Touch-sensitive Dress Reveals Staggering Level of Sexual Harassment at Clubs

11_29_Brazil Nightclub
People enjoy electronic music at a nightclub in Sao Paulo, Brazil, on 16 June, 2013. Daniel Guimaraes/AFP/Getty Images

According to an online survey by feminist NGO Think Olga, some 86 percent of women in Brazil have been groped at bars or clubs.

To highlight the problem, ad agency Ogilvy sent three women wearing a touch-sensitive dress to a nightclub in São Paulo, Brazil, to record how often they were groped over the course of almost four hours in total.

The agency—which conducted the experiment as part of a campaign by Schweppes—asked men on a night out whether they thought women really faced widespread sexual harassment in bars. Some men included in an Ogilvy video said they didn't think women experience major problems with harassment.

But data collected by the touch-sensitive dress painted a different picture. Researchers found the women were touched 157 times over three hours and 47 minutes—that's more than 40 times per hour.

Visuals showed they were touched around the waist, shoulders and arms, as well as on their buttocks and thighs.

Men who watched footage of the women being touched in the club reacted with horror. "Look, he's going straight for a kiss," one said. "That's so ridiculous," said another.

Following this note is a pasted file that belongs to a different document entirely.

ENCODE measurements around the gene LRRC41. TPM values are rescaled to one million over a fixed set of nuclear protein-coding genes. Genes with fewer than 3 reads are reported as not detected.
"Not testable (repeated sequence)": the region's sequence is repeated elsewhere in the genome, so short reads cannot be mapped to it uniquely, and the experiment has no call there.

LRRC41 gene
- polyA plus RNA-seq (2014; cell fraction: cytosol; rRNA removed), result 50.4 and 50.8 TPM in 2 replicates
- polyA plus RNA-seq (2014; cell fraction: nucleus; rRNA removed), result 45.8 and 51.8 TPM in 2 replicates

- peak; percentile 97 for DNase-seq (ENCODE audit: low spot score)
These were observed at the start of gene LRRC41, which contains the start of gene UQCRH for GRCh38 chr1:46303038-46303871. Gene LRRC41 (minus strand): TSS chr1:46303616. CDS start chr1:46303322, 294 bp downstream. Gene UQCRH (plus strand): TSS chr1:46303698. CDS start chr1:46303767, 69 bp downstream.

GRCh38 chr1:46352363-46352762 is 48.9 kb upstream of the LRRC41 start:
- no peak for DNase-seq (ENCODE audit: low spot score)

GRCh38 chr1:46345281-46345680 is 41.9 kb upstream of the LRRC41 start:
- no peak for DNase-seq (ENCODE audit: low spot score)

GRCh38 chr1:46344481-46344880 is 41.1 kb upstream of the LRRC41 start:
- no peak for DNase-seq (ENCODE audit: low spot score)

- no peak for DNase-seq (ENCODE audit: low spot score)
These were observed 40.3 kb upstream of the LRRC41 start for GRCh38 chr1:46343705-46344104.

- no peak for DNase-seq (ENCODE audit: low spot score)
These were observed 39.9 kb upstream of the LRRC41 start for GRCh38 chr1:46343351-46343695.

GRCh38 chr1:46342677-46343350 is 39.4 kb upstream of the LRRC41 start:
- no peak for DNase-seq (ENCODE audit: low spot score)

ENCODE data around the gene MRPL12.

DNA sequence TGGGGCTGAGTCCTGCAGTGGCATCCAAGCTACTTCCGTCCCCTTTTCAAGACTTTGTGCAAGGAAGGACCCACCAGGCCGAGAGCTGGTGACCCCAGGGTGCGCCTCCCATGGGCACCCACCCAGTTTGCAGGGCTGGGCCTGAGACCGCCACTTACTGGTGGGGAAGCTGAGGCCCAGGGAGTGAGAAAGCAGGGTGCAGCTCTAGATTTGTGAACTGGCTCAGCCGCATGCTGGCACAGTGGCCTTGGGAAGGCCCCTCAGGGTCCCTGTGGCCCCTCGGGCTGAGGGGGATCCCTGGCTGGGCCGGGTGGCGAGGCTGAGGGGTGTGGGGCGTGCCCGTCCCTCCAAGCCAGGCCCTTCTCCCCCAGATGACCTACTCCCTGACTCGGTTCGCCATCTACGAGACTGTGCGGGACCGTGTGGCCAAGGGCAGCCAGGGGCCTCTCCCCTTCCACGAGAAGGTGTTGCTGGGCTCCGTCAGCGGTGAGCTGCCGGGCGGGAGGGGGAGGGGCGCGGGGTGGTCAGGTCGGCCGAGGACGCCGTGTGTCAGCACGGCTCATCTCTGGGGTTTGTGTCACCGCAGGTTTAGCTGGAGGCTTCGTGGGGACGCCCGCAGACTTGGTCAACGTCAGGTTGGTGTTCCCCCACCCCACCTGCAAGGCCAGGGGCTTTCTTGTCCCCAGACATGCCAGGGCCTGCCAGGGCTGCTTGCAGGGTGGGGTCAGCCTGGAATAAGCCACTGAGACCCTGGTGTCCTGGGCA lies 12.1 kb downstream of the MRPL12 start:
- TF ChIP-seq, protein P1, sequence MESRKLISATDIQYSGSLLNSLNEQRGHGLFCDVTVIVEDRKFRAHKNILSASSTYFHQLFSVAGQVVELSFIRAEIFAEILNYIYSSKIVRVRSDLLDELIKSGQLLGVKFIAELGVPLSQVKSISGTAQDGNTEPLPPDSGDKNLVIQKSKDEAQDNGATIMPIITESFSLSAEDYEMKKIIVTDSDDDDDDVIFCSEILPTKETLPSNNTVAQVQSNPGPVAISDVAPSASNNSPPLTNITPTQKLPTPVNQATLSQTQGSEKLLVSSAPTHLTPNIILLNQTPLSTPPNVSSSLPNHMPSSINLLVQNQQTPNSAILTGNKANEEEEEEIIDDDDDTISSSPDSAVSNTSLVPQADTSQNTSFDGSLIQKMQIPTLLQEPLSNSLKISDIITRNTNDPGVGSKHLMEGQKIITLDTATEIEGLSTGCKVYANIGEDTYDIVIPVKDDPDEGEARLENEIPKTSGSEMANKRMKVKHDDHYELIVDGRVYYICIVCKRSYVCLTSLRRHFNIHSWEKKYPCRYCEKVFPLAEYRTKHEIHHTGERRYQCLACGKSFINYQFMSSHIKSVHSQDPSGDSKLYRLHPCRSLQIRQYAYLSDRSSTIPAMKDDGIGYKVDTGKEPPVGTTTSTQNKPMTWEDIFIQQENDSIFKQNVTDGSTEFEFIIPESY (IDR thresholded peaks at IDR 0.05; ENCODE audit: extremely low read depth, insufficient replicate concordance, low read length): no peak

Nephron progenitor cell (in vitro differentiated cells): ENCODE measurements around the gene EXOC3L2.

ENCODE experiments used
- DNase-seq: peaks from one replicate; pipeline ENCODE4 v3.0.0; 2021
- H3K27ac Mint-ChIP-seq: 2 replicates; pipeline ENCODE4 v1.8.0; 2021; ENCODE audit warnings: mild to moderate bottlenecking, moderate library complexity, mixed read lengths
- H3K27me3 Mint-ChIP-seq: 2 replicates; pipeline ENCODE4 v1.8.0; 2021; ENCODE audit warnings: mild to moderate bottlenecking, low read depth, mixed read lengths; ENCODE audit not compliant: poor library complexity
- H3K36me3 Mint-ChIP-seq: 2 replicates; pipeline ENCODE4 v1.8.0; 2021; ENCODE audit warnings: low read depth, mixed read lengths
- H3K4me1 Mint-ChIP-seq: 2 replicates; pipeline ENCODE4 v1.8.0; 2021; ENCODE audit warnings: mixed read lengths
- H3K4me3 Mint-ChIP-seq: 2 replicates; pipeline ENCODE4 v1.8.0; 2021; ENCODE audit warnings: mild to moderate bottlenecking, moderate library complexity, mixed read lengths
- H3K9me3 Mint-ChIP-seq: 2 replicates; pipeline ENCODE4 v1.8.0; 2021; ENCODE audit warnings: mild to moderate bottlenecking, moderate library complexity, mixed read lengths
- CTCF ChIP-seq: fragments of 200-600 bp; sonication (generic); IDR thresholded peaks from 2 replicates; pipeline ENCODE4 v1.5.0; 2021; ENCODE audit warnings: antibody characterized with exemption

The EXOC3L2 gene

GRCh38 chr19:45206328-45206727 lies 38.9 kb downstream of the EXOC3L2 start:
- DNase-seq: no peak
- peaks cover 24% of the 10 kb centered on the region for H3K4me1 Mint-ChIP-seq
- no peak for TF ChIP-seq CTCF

"A woman is not an animal to be cornered, to be captured," said one of the women who wore the dress.

Sexual harassment is not just a problem for women in Brazil. Two-thirds of British girls have been harassed at the age of 12 or younger, research by charity Plan International U.K. recently found.

"Most appallingly of all, girls as young as 11 are having to deal with sexual harassment out in public places," Maria Miller, a member of the British parliament and the chair of the Women and Equalities Committee, told The Independent. "We need to have a clearer strategy to tackle this because it is completely unacceptable."

"All the gains that were made in the 1970s and the 1980s by feminism are just being eroded," Mary Bousted, joint general secretary of the National Education Union, told the publication. "The focus and attention in many schools has gone on to the academic curriculum, and schools not being given the opportunity and the space to do the real thinking of what sort of people do we want the current pupils to grow up into."

In the U.S., a Stop Street Harassment survey published in February saw 81 percent of women surveyed report sexual harassment or assault. More than 40 percent of men surveyed also said they had experienced sexual misconduct.